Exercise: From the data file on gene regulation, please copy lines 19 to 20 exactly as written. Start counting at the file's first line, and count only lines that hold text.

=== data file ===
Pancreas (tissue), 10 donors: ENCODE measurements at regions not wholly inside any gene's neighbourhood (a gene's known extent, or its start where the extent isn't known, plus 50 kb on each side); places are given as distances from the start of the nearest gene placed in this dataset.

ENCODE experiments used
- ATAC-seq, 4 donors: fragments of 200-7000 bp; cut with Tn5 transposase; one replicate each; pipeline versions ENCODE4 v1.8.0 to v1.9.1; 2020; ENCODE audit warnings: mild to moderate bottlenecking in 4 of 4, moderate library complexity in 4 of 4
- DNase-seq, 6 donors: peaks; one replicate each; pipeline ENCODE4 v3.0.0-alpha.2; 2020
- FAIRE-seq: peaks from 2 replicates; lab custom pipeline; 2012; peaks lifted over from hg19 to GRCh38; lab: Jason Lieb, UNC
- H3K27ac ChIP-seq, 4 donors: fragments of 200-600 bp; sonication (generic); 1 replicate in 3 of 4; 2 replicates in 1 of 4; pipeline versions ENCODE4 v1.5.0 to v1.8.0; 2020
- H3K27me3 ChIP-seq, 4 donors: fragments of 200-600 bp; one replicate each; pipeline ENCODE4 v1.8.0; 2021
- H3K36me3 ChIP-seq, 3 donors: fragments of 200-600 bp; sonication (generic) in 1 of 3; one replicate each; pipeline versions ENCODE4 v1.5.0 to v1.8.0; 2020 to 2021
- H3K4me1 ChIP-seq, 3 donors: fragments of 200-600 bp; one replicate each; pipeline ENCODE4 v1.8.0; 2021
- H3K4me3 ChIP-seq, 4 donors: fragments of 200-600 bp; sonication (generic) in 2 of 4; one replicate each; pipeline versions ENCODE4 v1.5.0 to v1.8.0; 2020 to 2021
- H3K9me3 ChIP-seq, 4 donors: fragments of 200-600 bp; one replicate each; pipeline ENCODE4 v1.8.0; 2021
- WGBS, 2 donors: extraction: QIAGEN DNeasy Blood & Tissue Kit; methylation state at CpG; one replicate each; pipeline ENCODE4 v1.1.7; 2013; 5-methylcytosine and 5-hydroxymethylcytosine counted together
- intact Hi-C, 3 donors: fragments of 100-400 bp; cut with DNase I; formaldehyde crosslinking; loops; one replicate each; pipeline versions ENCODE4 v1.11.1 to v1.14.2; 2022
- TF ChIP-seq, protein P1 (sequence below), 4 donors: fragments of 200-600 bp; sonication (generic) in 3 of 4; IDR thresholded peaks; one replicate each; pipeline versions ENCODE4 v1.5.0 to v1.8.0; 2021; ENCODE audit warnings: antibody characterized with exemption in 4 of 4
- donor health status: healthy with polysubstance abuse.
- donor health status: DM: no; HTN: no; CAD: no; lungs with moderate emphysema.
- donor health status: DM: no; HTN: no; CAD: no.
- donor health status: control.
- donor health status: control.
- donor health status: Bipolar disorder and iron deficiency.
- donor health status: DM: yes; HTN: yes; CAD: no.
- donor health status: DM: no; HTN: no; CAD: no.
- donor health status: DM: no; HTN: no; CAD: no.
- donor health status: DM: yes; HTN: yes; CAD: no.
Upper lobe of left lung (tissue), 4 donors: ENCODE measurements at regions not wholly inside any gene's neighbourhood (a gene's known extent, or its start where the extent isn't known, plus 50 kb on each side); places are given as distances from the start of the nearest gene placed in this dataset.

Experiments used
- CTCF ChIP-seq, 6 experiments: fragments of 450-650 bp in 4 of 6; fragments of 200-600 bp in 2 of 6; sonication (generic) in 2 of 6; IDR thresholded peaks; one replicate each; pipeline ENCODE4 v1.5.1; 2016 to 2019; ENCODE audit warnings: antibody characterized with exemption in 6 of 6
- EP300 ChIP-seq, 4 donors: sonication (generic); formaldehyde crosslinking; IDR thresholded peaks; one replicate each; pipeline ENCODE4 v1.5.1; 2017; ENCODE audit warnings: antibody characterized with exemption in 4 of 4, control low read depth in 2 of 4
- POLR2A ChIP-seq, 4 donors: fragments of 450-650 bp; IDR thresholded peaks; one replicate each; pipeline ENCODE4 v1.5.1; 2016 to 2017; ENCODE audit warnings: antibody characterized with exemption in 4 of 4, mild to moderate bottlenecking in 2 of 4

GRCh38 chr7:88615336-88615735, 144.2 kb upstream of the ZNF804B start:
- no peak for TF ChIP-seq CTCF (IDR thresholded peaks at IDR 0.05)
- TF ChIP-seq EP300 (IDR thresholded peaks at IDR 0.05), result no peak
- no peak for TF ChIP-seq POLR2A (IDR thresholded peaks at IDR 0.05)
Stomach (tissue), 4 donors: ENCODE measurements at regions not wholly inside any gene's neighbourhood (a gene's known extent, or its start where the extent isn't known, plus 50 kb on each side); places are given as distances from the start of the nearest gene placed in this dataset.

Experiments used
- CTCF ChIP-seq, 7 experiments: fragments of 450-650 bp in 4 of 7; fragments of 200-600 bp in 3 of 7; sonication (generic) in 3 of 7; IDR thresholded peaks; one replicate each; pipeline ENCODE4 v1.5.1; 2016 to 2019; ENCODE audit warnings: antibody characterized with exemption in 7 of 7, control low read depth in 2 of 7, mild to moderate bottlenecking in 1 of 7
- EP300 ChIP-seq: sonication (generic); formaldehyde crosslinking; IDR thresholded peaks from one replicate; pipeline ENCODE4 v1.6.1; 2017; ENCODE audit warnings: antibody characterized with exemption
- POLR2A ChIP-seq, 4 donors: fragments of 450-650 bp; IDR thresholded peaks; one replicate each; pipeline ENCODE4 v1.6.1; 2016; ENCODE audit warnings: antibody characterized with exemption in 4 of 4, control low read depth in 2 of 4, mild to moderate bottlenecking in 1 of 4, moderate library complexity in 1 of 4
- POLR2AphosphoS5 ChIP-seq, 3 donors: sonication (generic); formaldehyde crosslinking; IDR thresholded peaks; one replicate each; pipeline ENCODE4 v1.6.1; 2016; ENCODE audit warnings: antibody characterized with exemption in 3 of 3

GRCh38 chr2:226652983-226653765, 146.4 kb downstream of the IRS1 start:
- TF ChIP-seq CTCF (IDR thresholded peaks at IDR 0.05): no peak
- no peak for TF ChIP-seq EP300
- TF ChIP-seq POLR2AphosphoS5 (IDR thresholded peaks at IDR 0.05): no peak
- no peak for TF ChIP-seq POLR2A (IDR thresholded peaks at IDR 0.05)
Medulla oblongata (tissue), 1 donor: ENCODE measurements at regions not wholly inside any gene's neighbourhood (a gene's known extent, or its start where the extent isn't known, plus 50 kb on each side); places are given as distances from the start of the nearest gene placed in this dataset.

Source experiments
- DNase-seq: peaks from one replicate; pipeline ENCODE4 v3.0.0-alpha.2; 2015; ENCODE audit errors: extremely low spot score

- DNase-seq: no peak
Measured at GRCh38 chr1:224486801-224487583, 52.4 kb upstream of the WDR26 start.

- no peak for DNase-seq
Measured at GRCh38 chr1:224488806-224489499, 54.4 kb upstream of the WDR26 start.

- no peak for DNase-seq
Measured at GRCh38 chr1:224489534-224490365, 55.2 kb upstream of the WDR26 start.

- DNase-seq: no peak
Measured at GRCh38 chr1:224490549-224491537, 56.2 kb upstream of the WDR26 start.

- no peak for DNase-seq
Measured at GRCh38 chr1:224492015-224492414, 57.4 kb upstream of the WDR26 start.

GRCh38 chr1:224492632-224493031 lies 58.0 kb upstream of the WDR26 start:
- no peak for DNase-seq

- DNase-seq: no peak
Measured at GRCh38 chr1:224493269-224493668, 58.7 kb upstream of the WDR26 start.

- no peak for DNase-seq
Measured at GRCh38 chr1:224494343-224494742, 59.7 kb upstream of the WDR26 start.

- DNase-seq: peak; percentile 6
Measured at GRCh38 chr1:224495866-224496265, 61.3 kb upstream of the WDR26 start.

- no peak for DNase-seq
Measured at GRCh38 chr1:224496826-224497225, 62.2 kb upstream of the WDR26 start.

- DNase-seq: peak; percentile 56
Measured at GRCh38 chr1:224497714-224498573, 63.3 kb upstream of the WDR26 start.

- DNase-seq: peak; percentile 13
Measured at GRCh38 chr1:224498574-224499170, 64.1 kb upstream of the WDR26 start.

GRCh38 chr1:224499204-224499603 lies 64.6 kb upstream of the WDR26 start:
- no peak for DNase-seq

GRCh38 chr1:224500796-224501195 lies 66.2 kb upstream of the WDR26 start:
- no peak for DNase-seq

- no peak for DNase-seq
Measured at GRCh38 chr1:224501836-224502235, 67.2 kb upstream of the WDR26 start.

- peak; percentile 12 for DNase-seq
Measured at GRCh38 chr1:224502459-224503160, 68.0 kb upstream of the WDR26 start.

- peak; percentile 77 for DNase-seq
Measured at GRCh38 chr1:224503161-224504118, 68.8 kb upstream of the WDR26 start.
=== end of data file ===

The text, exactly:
- donor health status: control.
- donor health status: Bipolar disorder and iron deficiency.